McArdle v Andmac Roofing Company

JurisdictionEngland & Wales
Judgment Date23 November 1966
Judgment citation (vLex)[1966] EWCA Civ J1123-2
Date23 November 1966
CourtCourt of Appeal

[1966] EWCA Civ J1123-2

In The Supreme Court of Judicature

Court of Appeal

(Civil Division)

(From: Mr. Justice Cusack - Liverpool)


Lord Justice Sellers

Lord Justice Davies and

Lord Justice Edmund Davies

James Thomas Mcardle (suing by his wife and next friend Joan McArdle)
Andmac Roofing Company (sued as a firm)
first Defendants
Pontin (Contractors) Limited Second
F. Bamber (Male)
Third Defendant
and Between:
James Thomas Mcardle (suing by his wife and next friend Joan McArdle)
Newton Brothers (sued as a firm)

Mr. E.W. EVELEIGH, Q.C. and Mr. PATRICK BENNETT (instructed by Messrs. Hewitt, Woollacott & Chown) appeared on behalf of the Appellants the Second Defendants.

Mr. R.M. BINGHAM, Q.C. and Mr. T.H. PIGOT (instructed by Messrs. Gregory, Roweliffe & Co., Agents for Messrs. Arthur D. Dean & Co., Manchester) appeared on behalf of the Respondent-Plaintiff.

Mr. CM. CLOTHIER, Q.C. and Mr. PETER MACNAIR (instructed by Messrs. Barlow, Lyde & Gilbert) appealed on behalf of the Respondents the First Defendants (Appellants against all other parties).

Mr. W.D.T. HODGSON, Q.C. and Mr. G.B.H. CURRIS (instructed by Messrs. Stunt & Son, Agents for Messrs. Raw thorn, Ambler & Brown, and Preston) appeared on behalf of the Respondents Newton Brothers (Appellants against all other parties).


When the plaintiff's claim for damages for personal injury and consequential loss came before Mr. Justice Cusack at the Liverpool Assizes in June of this year there were three defendants in the consolidated actions. Judgment for £19, 866. 2s. 2d. was entered against all the defendants and this amount was apportioned between them as to the damages and costs of the plaintiff 30 per cent, to the first defendants (to whom I shall refer as "Andmac"), 50 per cent, to the second defendants, Pontin, and 20 per cent, to the third defendants, Newton.


The assessment of the damages suffered by the plaintiff was unchallenged, and it reflects the grave injuries which the plaintiff received when he fell in the course of his work through an open part of a roof some 12 feet to the ground below. His life has been transformed, as the learned judge said, "from an active, cheerful young man, who was described as loving life, into a tragic wreck". How easily this could have been prevented by elementary precautions of care in a situation which so clearly demanded safety precautions.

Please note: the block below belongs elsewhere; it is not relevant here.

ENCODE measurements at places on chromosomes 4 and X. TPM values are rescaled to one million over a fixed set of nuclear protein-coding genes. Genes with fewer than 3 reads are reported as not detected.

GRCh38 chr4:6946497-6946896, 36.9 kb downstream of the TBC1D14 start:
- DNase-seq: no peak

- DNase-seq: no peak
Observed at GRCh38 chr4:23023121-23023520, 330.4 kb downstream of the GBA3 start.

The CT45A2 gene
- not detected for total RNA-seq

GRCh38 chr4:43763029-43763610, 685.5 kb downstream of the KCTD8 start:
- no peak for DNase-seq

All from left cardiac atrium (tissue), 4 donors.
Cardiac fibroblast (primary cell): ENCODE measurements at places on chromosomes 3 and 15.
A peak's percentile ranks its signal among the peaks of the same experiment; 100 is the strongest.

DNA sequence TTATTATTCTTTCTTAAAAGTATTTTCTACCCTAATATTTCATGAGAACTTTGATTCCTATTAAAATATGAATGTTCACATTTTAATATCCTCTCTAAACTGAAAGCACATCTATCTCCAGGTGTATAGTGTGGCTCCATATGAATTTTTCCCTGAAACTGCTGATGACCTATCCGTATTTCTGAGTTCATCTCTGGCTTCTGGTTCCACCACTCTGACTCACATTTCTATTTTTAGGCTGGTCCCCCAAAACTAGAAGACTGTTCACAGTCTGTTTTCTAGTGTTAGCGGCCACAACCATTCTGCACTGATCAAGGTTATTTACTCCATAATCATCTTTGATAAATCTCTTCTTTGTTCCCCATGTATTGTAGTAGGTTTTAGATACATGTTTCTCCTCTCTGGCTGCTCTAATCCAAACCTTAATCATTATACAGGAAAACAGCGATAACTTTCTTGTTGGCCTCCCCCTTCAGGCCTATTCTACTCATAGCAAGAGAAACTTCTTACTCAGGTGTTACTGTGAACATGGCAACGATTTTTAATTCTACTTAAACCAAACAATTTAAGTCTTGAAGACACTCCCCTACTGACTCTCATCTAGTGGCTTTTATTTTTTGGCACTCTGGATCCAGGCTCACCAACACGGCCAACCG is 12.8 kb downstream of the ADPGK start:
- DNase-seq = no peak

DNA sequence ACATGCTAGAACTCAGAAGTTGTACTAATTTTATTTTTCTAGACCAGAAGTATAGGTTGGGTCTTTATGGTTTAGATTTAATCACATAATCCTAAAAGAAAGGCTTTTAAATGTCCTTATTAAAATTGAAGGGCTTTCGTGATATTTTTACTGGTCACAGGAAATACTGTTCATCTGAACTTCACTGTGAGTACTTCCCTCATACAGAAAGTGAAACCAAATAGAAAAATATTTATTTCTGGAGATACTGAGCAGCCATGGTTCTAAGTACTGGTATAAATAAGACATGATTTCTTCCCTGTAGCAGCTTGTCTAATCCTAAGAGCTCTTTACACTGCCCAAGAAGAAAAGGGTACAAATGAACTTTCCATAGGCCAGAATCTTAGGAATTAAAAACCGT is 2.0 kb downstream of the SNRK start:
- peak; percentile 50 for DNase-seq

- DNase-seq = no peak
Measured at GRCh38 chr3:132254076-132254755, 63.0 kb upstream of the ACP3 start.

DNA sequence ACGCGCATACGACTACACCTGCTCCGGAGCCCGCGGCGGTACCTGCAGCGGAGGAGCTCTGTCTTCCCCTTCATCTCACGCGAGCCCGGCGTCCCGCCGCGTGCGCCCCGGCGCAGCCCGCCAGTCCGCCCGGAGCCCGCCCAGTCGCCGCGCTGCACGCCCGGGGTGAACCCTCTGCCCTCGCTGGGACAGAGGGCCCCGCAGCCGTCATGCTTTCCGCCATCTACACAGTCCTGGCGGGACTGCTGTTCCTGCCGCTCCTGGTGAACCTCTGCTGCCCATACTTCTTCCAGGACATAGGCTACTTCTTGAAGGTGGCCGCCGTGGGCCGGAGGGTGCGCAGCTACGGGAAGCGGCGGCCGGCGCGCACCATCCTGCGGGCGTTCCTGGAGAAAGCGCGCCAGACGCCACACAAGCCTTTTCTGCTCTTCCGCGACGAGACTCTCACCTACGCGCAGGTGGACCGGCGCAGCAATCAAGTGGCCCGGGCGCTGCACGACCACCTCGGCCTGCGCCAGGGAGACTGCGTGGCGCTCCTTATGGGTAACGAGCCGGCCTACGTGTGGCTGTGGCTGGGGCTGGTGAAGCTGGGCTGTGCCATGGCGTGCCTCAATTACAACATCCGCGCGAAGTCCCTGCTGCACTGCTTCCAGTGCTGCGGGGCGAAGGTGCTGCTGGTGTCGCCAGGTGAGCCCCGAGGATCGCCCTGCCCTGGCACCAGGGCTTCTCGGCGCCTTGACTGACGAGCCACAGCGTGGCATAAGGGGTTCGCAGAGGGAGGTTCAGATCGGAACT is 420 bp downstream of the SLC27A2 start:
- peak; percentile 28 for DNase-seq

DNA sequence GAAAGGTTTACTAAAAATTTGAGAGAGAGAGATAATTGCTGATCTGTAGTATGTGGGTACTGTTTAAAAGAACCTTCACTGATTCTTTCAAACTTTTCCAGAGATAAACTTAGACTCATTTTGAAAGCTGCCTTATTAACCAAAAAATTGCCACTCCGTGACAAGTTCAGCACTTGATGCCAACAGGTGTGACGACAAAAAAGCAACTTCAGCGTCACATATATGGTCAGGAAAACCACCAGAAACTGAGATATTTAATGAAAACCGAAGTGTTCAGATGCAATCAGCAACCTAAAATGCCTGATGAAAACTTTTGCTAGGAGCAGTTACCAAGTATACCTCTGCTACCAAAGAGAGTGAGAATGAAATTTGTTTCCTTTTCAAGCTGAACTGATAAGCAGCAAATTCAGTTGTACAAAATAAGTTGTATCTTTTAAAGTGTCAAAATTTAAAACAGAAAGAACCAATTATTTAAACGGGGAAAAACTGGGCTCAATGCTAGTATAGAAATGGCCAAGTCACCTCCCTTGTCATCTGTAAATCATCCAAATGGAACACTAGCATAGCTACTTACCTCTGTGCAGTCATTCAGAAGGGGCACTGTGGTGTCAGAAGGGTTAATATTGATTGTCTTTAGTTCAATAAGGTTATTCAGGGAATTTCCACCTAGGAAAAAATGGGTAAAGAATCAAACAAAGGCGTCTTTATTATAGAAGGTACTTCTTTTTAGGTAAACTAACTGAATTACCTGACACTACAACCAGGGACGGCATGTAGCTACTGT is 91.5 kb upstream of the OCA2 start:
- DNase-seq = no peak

All three defendants appeal in some measure. Each of them seeks a finding that the plaintiff himself should be held partly liable on account of contributory negligence. Apart from that Andmac's accept the liability held against them. Both Pontin and Newton submit, at least in form, that they owed no duty to the plaintiff and, further, that if they did owe a duty there was no breach of it by them respectively, and in the event of some liability on them they contend that their respective proportions are excessive. They would put the blame or the greater part of the blame on Andmac.


A somewhat detailed statement of the facts seems to be called for on the main legal issue raised and once stated the facts leave little doubt of the answer.


There is a large organization which is widely known as Pontin's, whose precise legal structure was not in evidence,. Through a variety of companies it apparently conducts holidaycamps at various places throughout the country. One is at Black pool, which is owned by Squires Gate Black pool Holiday Camp Limited. The various camps may require new buildings, extensions or structural alterations from time to time and it was to meet these requirements that the second defendant company, Pontin (Contractors) Limited, was established by the group. It consists of only three or four employees with a Mr. Armistead, a constructional engineer, as its head. This company acts for the various building owners within the group and makes the arrangements necessary for the contemplated work to be done. Mr. Armistead and his associates do not seem to employ head contractors to do the work by themselves or their sub-contractors on an inclusive contract - or at least they did notion this occasion - but Pontin's place contracts direct for the projects to be undertaken so that there may be, as here, a number of small contractors without any other coordinating or directing authority than Pontin themselves.


In the spring of 1962 considerable work was being undertaken at the Black pool Camp. In particular, as far as this case is concerned, a flat-roofed one-storey building which had been a dining hall was being converted into a billiard hall. On the existing roof were two parallel roof-lights just over 100 feet long and 8 feet wide, raised from the roof by a side wall or coming 18 inches high. The glass in those strips had to be removed and then one strip had to be completely filled in and the other similarly filled in except for some 28 feet atone end which was to be left for some new sky light over some lavatories which were to be constructed below them.